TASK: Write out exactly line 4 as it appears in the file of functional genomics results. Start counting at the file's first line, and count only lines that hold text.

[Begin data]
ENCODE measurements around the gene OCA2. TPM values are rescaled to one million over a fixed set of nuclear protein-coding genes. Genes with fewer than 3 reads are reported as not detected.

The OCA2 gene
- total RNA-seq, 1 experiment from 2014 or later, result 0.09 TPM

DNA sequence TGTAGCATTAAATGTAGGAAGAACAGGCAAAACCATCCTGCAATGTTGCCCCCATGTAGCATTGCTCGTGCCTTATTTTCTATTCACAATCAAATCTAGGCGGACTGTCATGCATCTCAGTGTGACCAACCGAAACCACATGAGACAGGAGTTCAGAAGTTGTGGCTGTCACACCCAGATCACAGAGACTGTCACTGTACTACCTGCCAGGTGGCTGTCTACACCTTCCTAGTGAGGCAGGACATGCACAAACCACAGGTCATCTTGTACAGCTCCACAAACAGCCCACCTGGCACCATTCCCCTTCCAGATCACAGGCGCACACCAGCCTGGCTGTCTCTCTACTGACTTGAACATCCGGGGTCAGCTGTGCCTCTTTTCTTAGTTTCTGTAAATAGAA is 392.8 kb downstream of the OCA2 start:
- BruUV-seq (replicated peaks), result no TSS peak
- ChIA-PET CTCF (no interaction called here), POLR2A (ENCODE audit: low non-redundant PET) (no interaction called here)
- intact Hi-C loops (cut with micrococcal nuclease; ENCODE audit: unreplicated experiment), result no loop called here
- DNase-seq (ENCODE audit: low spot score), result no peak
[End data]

DNA sequence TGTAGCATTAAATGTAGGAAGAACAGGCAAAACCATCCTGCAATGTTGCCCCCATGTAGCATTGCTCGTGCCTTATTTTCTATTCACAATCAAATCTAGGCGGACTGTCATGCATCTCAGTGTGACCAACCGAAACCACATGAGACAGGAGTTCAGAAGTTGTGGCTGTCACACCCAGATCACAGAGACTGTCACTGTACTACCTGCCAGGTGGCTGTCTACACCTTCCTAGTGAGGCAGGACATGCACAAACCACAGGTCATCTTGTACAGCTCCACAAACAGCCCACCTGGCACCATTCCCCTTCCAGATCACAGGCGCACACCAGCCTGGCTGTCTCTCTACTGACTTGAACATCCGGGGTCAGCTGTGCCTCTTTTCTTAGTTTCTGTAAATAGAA is 392.8 kb downstream of the OCA2 start: